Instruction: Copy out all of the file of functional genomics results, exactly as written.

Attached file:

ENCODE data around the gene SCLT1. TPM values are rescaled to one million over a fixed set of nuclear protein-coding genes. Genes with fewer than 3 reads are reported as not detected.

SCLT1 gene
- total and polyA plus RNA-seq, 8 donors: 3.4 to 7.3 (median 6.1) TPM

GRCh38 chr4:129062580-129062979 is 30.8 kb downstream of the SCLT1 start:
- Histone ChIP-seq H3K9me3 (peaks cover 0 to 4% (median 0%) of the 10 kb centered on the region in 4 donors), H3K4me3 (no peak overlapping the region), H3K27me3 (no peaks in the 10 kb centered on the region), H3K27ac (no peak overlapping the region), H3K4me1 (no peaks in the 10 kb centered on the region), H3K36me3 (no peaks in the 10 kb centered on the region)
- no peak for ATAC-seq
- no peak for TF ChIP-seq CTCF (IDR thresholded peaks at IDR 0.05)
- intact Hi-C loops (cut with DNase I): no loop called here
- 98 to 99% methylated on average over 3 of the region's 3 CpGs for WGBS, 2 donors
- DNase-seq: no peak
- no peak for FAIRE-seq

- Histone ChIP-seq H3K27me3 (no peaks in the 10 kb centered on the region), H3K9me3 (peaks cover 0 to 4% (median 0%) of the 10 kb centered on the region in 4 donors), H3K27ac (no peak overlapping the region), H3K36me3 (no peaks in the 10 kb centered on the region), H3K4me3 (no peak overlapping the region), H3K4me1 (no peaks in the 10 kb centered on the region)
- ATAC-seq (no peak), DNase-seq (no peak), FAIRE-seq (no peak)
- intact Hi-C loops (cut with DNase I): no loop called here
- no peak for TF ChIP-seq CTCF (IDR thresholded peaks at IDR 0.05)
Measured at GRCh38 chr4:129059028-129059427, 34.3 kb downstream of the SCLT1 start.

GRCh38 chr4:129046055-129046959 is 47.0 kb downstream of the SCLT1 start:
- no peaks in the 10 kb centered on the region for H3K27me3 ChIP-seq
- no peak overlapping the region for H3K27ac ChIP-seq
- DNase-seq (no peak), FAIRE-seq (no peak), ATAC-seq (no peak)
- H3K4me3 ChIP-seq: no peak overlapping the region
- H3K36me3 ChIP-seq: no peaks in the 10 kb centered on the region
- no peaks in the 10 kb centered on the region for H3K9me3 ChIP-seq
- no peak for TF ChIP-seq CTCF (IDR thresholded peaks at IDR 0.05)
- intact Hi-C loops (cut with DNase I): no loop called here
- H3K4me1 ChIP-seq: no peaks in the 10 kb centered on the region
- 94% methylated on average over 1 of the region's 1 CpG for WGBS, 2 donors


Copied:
ENCODE data around the gene SCLT1. TPM values are rescaled to one million over a fixed set of nuclear protein-coding genes. Genes with fewer than 3 reads are reported as not detected.

SCLT1 gene
- total and polyA plus RNA-seq, 8 donors: 3.4 to 7.3 (median 6.1) TPM

GRCh38 chr4:129062580-129062979 is 30.8 kb downstream of the SCLT1 start:
- Histone ChIP-seq H3K9me3 (peaks cover 0 to 4% (median 0%) of the 10 kb centered on the region in 4 donors), H3K4me3 (no peak overlapping the region), H3K27me3 (no peaks in the 10 kb centered on the region), H3K27ac (no peak overlapping the region), H3K4me1 (no peaks in the 10 kb centered on the region), H3K36me3 (no peaks in the 10 kb centered on the region)
- no peak for ATAC-seq
- no peak for TF ChIP-seq CTCF (IDR thresholded peaks at IDR 0.05)
- intact Hi-C loops (cut with DNase I): no loop called here
- 98 to 99% methylated on average over 3 of the region's 3 CpGs for WGBS, 2 donors
- DNase-seq: no peak
- no peak for FAIRE-seq

- Histone ChIP-seq H3K27me3 (no peaks in the 10 kb centered on the region), H3K9me3 (peaks cover 0 to 4% (median 0%) of the 10 kb centered on the region in 4 donors), H3K27ac (no peak overlapping the region), H3K36me3 (no peaks in the 10 kb centered on the region), H3K4me3 (no peak overlapping the region), H3K4me1 (no peaks in the 10 kb centered on the region)
- ATAC-seq (no peak), DNase-seq (no peak), FAIRE-seq (no peak)
- intact Hi-C loops (cut with DNase I): no loop called here
- no peak for TF ChIP-seq CTCF (IDR thresholded peaks at IDR 0.05)
Measured at GRCh38 chr4:129059028-129059427, 34.3 kb downstream of the SCLT1 start.

GRCh38 chr4:129046055-129046959 is 47.0 kb downstream of the SCLT1 start:
- no peaks in the 10 kb centered on the region for H3K27me3 ChIP-seq
- no peak overlapping the region for H3K27ac ChIP-seq
- DNase-seq (no peak), FAIRE-seq (no peak), ATAC-seq (no peak)
- H3K4me3 ChIP-seq: no peak overlapping the region
- H3K36me3 ChIP-seq: no peaks in the 10 kb centered on the region
- no peaks in the 10 kb centered on the region for H3K9me3 ChIP-seq
- no peak for TF ChIP-seq CTCF (IDR thresholded peaks at IDR 0.05)
- intact Hi-C loops (cut with DNase I): no loop called here
- H3K4me1 ChIP-seq: no peaks in the 10 kb centered on the region
- 94% methylated on average over 1 of the region's 1 CpG for WGBS, 2 donors